Gem Focus January 2022: Mother of Pearls

Posted on January 20, 2022 by Çiğdem Lüle, PhD, FGA, GIA GG, DGA

Mother of pearl; a common and versatile gem material.

Human beings’ love affair with jewelry can be traced back to more than one hundred thousand years ago, much earlier than our ancestors settled in primitive houses and started small communities. Many prehistoric findings suggest some form of personal adornment using strung shells as beads. The rudimentary utilization of small sea snail shell was perhaps the first example of how mother of pearl gained a fundamental position in the gemstone realm.

Naturally, larger mollusk species would provide bigger and thicker shells along with their edible soft tissue. They are easily collected in rivers and shallow waters too. This combination makes them a very attractive food and basic tool source. Even with the most primitive lifestyles, the early humans likely have benefited from shells for more than just using them as ornamental materials. Although rare, some of these mollusk species also produced pearls which gained notoriety as gem material in time.

A French mother of pearl and gilt bronze covered box, circa 1880.
Courtesy of Heritage Auctions.

Mother of pearl is the inner layer of a clam, oyster, snail or mussel shell. It is made of conchiolin and aragonite crystals, essentially the same biochemical material that produces the pearl. It is mostly white to cream with strong orient but depending on the mollusk species and the environment in which they form, mother of pearl can exhibit different colors, i.e., vibrant blue-green colors of Abalone shell.

A soft and easily carved material such as shell has found its ways into many primitive tools but with its attractive iridescence, mother of pearl has been used as an ornamental material probably more than any other gem material. As long as its color, layering, size, and thickness allowed, it was carved into cameos, small ornaments such as cutlery handles, then set into wood and metal inlays of many different designs. The different color layers are perfect for cameos. Thinner shells with even color and iridescence have been cut into buttons for hundreds of years, even creating a big industry for the North American pearling families in the 19th century. Today, we encounter a lot of different types of mother of pearl products thanks to pearl culturing industry. From beads to small carvings, the price points are quite low. However, if a high-quality mother of pearl inlay is sought, one needs to be prepared to pay for the artwork, not the material.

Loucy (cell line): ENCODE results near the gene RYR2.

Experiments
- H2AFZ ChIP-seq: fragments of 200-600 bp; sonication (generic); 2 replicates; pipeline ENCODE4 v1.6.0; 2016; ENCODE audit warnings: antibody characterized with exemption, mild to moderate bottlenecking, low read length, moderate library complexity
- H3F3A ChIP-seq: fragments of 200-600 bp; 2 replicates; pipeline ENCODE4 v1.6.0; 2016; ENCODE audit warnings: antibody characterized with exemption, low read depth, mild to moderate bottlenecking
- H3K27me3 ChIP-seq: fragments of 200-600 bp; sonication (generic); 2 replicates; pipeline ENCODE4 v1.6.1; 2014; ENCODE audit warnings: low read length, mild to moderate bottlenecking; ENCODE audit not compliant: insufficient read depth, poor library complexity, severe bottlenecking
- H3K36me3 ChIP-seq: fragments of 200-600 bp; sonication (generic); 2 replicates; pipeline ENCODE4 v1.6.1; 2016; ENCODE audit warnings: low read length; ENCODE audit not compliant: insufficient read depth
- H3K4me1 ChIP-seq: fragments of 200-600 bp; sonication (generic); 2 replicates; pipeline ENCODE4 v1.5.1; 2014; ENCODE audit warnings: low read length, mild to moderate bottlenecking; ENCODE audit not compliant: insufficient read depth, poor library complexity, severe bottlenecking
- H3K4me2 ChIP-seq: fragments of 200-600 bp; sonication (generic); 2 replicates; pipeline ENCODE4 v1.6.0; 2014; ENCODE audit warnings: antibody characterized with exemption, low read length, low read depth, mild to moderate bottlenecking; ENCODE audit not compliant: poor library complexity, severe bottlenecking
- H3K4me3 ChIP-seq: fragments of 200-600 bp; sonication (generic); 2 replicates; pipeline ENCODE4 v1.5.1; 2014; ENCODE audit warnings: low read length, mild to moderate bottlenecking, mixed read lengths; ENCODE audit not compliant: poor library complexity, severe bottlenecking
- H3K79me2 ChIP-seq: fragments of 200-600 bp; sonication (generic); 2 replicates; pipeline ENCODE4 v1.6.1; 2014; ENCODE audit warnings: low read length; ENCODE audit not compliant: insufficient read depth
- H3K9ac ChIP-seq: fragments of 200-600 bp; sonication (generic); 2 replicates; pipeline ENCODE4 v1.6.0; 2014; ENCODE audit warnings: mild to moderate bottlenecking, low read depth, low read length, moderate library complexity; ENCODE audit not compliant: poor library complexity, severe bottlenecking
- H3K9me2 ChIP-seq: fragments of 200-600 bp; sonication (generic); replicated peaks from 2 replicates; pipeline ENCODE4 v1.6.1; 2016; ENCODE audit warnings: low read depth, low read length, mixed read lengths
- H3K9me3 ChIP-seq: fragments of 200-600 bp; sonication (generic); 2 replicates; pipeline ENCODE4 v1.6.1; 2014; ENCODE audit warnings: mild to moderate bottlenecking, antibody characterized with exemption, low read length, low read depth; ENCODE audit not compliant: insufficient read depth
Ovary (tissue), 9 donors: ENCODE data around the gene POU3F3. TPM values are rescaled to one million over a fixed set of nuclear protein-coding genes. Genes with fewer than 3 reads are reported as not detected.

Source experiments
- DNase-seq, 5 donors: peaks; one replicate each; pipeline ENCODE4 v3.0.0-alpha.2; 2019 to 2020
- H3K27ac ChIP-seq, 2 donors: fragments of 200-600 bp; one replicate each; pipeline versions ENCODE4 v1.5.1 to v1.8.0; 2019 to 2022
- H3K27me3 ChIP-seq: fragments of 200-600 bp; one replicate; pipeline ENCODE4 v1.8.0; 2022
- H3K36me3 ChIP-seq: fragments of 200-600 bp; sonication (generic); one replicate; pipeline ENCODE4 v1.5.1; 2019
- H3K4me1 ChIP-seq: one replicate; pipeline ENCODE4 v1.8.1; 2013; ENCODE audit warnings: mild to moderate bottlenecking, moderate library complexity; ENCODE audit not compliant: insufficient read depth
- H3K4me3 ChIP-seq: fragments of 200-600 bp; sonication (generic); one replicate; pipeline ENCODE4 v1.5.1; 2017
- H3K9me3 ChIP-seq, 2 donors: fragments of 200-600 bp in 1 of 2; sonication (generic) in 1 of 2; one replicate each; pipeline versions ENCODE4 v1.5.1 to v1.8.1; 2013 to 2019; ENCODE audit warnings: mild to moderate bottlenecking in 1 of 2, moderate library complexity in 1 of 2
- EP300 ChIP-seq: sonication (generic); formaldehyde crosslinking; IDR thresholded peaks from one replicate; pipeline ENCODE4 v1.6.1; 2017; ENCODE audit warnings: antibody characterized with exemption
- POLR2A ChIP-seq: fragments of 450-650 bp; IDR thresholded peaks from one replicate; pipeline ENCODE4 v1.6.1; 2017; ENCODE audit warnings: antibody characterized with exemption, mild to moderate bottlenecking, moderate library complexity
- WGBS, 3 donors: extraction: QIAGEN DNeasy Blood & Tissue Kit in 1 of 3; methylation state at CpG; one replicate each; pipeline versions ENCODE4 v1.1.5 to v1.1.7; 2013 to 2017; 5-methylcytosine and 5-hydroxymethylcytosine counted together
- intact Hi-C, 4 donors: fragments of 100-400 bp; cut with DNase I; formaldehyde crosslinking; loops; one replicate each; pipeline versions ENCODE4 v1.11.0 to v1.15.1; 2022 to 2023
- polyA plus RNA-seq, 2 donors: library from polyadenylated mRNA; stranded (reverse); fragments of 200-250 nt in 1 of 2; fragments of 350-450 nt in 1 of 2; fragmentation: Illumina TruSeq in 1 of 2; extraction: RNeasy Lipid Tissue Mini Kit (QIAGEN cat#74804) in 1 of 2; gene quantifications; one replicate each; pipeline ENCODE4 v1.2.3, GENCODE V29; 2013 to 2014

Bvlgari mother of pearl and gold bracelet from Serpenti Collection.
Courtesy of Heritage Auctions.

A practicing gemologist should be aware of many imitations and treatments of mother of pearl, despite its abundance and inexpensive existence in the market. As a porous, organic material, it is easily dyed so any color is possible. The thin layers of mother of pearl structure would absorb more coloring liquid, therefore a quick test with a loupe is highly recommended. There are plenty of glass and plastic imitations because it is easier to mold many “intaglios, cameos, and beads” looking like mother of pearl at very low cost. Magnification would reveal such products as natural shells display layers while glass or plastic show gas bubbles and mold marks.

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